Prescription drug addiction is often misunderstood. You may be addicted and not even know it. For example, what may have started as a prescription of painkillers for a minor back injury two years ago has turned into a full blown addiction that you can't stop even though the injury is healed. Careful consideration should go into whether or not a person is addicted to prescription drugs. There is usually a good reason of why a doctor would prescribe you or anyone else a medication. The question isn't whether or not the drug is legal, the question is: Are you abusing it?
Usually an addicted person doesn't realize they are addicted until the dosage is reduced. Sometimes they will go to any length to increase their dosage so they can feel normal again or get the desired high. Many people justify their prescription drug abuse by realizing the differences between a street drug addict, who uses hard drugs like cocaine or heroin, and themselves who are only taking medications that the doctor has legally approved and prescribed. As with any addiction, it takes an honest look into ones own life to see if there really is a problem.
Other than the obvious extreme behaviors of prescription drug addiction like falsifying prescriptions or stealing other people's medications, sometimes our addictions are obvious to other people but may not be so obvious to us. Asking a close friend or family member their thoughts on the matter may give us some insight, but not always.
The only true test is whether or not you can take it as it is exactly prescribed without craving more. Thinking about it honestly, do you find yourself taking extra because what worked before may not be working now? If you are telling your doctor half-truths about discomforts or pain levels, or lying to get more medication, you may have a serious problem. Maybe you are shopping around to various doctors to get more of the same prescription because a single doctor just won't do it for you. If you are over medicating yourself frequently and refilling the prescription earlier than prescribed, you may have a problem. Maybe you have noticed periods of time or events that are hard to remember or you may not remember them at all. Maybe you find it hard to leave the prescription completely alone when its purpose has been served and is no longer needed. Yet, you find yourself refilling the prescription and taking the medication again and again. These are behaviors of an addicted person.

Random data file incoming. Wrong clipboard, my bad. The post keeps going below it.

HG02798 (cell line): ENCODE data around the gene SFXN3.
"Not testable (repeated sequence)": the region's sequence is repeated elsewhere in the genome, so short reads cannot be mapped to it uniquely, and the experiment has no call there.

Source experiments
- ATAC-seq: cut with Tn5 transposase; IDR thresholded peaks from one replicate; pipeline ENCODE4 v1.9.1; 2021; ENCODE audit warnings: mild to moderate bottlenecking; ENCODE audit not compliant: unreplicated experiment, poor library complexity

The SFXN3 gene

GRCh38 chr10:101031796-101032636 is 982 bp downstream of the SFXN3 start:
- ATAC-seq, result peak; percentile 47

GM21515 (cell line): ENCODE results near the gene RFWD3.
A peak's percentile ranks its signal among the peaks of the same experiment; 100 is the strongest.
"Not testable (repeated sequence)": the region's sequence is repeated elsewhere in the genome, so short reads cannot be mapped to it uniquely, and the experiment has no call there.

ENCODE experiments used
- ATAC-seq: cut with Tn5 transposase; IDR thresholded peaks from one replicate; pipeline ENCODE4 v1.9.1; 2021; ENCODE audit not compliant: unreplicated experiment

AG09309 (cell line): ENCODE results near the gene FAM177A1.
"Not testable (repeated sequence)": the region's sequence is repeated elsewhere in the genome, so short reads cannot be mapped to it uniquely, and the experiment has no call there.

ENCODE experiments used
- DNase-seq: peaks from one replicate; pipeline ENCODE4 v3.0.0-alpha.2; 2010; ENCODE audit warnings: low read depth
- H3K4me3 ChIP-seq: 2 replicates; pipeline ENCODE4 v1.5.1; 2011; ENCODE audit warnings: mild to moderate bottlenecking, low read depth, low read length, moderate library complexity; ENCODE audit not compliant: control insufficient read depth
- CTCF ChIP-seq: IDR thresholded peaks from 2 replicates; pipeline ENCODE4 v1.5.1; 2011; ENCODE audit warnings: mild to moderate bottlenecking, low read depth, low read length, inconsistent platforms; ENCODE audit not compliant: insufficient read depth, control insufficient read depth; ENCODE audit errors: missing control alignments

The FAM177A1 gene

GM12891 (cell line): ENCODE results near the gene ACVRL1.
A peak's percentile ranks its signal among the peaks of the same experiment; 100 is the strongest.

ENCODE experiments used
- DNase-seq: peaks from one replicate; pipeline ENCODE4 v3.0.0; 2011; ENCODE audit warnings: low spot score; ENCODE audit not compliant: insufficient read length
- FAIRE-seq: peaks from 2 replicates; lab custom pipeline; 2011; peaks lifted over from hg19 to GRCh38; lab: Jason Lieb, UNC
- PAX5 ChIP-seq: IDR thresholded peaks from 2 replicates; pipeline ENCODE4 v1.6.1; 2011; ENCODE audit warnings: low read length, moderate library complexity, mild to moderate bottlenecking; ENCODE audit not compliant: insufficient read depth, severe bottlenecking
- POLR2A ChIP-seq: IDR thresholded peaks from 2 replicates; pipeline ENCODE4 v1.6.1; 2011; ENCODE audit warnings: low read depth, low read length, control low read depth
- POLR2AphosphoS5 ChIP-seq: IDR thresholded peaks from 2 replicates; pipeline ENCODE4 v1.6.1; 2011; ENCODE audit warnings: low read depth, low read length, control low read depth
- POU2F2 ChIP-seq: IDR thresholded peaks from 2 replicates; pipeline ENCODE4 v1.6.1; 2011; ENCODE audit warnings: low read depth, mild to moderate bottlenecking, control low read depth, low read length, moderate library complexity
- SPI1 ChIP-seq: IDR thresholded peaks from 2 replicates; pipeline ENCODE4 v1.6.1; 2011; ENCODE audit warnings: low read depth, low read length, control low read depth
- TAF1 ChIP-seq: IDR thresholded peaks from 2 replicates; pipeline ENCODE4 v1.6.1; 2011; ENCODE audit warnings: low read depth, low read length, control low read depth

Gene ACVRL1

The addictive qualities of many pain killers are very high. Doctors are aware of this, making it harder for the general population to overmedicate itself. Physical tolerance can quickly build against many of the prescription drugs on the market today. Possibly the levels that may have worked for you in the past aren't working now and you are taking higher doses than required to get the same effect.
Trade names like Valium and Xanax are familiar to most people and are two of the most abused prescription drugs around and two of the hardest to stop. For a long time user and considering the type of drug and daily dosage, stopping cold turkey could result in serious damage to the brain, neurological disorders, seizures, convulsions and possibly death. Stopping by yourself is not recommended. As with any prescription medications, a medical detox may be required before starting a treatment program.
For more information on alcohol and drug addiction, please visit: Alcohol and Drug Rehab . For information on intervention, please visit: Intervention . For testimonials on how rehab worked for them, please visit: Testamonials .
Patrick McLemore has been a recovering alcoholic and drug addict since June 6, 2005. Patrick widely known as an expert in the field of addictions, he has not only studied the topic extensively, but has lived it. Patrick has worked with the Manor House Recovery Center for over two years. During that time he has been instrumental in the recovery and continued sobriety of numerous recovering alcoholic and drug addicts.